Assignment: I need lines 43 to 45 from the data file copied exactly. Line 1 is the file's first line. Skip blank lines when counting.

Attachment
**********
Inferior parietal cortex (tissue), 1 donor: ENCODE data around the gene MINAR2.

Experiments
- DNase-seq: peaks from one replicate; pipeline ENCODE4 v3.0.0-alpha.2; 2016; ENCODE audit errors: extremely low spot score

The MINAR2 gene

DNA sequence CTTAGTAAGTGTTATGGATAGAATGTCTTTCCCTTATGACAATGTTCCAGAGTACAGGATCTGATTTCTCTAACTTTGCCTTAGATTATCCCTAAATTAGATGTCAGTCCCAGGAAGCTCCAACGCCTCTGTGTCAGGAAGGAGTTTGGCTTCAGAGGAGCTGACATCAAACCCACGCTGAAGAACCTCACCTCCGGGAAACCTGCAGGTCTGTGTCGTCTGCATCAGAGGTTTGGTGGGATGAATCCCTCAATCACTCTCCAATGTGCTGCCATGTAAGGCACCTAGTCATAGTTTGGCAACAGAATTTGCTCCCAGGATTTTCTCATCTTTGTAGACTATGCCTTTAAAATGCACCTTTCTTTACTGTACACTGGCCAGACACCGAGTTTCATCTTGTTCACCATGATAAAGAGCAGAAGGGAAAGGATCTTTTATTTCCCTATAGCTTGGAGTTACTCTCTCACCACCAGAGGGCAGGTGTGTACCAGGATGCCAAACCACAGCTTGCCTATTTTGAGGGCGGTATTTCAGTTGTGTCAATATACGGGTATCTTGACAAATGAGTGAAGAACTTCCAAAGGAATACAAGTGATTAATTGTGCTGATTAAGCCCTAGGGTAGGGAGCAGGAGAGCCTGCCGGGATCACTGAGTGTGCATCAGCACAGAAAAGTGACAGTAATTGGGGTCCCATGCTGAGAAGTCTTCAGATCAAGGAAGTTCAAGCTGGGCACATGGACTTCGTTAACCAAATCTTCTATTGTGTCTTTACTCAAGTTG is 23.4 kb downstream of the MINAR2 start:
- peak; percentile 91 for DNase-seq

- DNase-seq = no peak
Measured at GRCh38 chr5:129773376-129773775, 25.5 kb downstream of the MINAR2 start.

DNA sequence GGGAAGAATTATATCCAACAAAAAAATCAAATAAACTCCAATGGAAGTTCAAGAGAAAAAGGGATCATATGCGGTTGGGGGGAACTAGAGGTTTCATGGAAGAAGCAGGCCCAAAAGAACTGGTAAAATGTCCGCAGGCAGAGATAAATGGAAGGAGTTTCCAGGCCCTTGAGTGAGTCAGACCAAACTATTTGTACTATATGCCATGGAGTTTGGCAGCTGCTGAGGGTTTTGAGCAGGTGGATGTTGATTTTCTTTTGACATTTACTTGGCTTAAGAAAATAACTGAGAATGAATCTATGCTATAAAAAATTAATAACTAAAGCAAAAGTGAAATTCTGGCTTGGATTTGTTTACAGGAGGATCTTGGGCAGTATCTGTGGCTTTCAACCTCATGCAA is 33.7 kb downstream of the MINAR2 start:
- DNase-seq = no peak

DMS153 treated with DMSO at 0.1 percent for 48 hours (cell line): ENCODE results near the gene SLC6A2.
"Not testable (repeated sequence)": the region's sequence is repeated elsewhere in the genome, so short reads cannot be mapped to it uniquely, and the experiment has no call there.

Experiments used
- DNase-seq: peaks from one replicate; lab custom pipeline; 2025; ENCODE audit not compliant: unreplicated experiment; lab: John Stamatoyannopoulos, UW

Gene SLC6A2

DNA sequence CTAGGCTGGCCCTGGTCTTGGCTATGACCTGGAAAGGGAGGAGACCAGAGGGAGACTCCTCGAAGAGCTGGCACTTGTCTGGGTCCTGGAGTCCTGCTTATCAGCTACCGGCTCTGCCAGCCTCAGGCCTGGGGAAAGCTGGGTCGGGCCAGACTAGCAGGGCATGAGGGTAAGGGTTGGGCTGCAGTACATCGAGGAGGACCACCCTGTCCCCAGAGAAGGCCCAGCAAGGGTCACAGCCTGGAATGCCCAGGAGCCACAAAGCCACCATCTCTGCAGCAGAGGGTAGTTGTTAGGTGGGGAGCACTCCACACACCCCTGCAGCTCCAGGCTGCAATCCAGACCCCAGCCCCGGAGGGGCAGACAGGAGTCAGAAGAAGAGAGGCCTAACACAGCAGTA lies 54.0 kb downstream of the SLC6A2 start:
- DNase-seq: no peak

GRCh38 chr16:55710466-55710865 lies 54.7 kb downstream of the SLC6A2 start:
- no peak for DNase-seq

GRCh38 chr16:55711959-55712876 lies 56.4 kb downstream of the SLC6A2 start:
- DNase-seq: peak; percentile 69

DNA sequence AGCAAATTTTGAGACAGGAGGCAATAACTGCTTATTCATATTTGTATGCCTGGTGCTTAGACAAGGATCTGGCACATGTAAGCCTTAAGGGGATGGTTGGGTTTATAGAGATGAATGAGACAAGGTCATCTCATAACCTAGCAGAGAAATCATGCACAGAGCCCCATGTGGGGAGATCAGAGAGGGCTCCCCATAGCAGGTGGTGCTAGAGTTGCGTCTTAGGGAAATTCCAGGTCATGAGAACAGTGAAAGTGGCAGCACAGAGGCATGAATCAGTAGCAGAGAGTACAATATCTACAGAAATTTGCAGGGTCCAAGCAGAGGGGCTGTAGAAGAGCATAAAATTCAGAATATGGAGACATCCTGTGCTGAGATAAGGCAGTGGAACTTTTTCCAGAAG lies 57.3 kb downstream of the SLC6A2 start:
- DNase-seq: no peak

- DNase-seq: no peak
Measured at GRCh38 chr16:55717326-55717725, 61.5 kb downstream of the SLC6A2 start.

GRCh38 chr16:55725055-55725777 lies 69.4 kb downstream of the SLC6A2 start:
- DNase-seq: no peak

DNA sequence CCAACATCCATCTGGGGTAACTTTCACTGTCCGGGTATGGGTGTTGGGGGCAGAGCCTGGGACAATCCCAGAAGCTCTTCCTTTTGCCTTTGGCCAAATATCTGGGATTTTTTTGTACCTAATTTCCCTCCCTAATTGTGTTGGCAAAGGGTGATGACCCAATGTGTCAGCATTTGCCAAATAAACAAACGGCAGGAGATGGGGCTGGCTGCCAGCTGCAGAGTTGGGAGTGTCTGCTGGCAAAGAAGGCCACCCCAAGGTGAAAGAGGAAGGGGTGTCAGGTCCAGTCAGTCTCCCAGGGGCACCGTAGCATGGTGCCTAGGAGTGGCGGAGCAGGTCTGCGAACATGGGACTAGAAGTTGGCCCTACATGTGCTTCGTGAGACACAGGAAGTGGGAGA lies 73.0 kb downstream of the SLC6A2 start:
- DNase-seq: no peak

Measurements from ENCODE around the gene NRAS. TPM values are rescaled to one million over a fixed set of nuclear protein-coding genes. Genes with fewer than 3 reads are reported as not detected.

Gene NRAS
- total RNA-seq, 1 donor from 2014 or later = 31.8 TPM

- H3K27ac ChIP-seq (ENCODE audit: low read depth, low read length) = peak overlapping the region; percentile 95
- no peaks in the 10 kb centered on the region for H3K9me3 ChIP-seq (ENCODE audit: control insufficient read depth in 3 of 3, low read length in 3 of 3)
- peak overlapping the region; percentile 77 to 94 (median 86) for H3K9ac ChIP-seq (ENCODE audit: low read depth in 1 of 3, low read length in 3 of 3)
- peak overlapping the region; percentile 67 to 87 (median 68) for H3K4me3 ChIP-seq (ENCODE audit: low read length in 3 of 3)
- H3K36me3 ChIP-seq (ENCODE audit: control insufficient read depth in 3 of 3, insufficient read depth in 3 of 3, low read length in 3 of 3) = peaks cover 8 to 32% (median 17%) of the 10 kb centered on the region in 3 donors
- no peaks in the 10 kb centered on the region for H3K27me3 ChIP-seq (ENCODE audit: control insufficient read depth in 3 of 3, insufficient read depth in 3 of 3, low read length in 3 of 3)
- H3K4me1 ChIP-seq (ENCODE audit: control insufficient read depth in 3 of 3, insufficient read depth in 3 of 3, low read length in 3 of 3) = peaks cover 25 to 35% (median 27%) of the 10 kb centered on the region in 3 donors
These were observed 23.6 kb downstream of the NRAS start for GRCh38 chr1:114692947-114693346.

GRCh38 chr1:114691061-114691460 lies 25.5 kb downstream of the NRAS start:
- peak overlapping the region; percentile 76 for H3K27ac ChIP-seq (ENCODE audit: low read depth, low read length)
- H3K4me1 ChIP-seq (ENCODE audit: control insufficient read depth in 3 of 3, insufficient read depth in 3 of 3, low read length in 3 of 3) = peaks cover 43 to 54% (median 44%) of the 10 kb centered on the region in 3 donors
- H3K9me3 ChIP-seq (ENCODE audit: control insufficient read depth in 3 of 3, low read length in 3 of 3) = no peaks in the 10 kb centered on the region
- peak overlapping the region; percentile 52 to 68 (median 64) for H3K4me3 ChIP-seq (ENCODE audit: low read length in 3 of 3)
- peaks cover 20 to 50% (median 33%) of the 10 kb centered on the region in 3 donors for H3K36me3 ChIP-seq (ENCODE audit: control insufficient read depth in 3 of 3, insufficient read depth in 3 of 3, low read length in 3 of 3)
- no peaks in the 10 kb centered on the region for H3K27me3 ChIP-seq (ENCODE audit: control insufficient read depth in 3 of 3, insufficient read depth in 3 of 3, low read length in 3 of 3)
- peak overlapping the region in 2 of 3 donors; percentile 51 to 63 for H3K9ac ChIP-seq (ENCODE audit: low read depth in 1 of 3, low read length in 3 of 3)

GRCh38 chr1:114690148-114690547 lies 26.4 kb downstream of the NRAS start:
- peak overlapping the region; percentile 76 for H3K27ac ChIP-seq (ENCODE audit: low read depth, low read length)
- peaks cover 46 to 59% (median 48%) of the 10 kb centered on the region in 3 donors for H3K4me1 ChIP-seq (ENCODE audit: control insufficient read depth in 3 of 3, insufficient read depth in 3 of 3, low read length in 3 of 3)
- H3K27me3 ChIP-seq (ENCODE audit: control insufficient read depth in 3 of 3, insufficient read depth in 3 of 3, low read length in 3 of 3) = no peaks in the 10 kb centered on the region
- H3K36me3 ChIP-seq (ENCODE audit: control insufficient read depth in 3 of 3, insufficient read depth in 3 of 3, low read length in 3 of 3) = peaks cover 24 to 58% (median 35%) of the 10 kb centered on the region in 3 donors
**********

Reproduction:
- H3K4me1 ChIP-seq (ENCODE audit: control insufficient read depth in 3 of 3, insufficient read depth in 3 of 3, low read length in 3 of 3) = peaks cover 43 to 54% (median 44%) of the 10 kb centered on the region in 3 donors
- H3K9me3 ChIP-seq (ENCODE audit: control insufficient read depth in 3 of 3, low read length in 3 of 3) = no peaks in the 10 kb centered on the region
- peak overlapping the region; percentile 52 to 68 (median 64) for H3K4me3 ChIP-seq (ENCODE audit: low read length in 3 of 3)